"Simplifying" radicals is actually just writing the radical in an equivalent standard form. Often the simplified version seems more complicated. Take, for instance, `sqrt(18)=3sqrt(2)` . The expression on the right, while simplified, requires two operations (multiplication and root extraction) while the expression on the left just requires finding the root.

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"Simplifying" radicals is actually just writing the radical in an equivalent standard form. Often the simplified version seems more complicated. Take, for instance, `sqrt(18)=3sqrt(2)` . The expression on the right, while simplified, requires two operations (multiplication and root extraction) while the expression on the left just requires finding the root.

There are a couple of reasons to write in simplified form. One is that, done correctly, everyone has the same expression. This makes it easier to discuss (or grade.) Another reason is that the simplified form can sometimes highlight a pattern. The diagonals of squares with integral lengths are `sqrt(2), sqrt(8), sqrt(18), sqrt(32),...` There is a pattern in the radicands but the pattern is quite obvious when written in standard form: `1sqrt(2),2sqrt(2),3sqrt(2),4sqrt(2),...`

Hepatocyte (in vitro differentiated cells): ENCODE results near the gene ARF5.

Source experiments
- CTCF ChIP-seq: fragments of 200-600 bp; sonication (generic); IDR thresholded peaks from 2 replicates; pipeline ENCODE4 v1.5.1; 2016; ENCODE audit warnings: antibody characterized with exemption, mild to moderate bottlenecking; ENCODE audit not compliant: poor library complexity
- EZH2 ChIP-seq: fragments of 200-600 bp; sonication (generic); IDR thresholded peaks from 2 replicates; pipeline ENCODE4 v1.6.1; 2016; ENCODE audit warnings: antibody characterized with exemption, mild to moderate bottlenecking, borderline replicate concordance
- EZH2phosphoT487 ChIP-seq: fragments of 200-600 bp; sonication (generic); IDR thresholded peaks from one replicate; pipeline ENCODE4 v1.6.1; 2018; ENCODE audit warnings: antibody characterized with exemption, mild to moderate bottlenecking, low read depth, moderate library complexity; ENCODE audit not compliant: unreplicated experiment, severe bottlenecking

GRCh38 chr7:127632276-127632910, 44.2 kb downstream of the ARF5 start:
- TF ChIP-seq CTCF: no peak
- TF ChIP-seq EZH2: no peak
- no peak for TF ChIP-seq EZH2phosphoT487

A square root is simplified if there are no perfect square factors in the radicand, there are no fractions in the radicand, and there are no fractions in the denominator.

We can always fix problems with the second rule by using the property `sqrt(a/b)=sqrt(a)/sqrt(b);b ne 0` . Then `sqrt(3/4)=sqrt(3)/sqrt(4)=sqrt(3)/2`.

The real difficulty is with the third rule. `sqrt(3/7)=sqrt(3)/sqrt(7)` . Now, there are no perfect square factors in either radicand and there are no square roots in the radicands. However, we have introduced a square root in the denominator. To eliminate this we *rationalize the denominator*.

This involves multiplying the expression by a fancy form of one such that when we multiply the denominators we get a rational number.

In the case `sqrt(3)/(sqrt(7)` we can multiply by `sqrt(7)/sqrt(7)` to get `sqrt(21)/7` which is the simplified form of `sqrt(3/7)` . (Note that a calculator returns the same value for each approximately 0.6546536707.)

We can run afoul of the other rules so you must be careful. For example `sqrt(5/8)=sqrt(5)/sqrt(8)=sqrt(5)/sqrt(8) * sqrt(8)/sqrt(8)=sqrt(40)/8` But 40 has a perfect square factor of 4 so `sqrt(40)/8=(2sqrt(10))/8=sqrt(10)/4` . One way to avoid this is to simplify both numerator and denominator before you rationalize.

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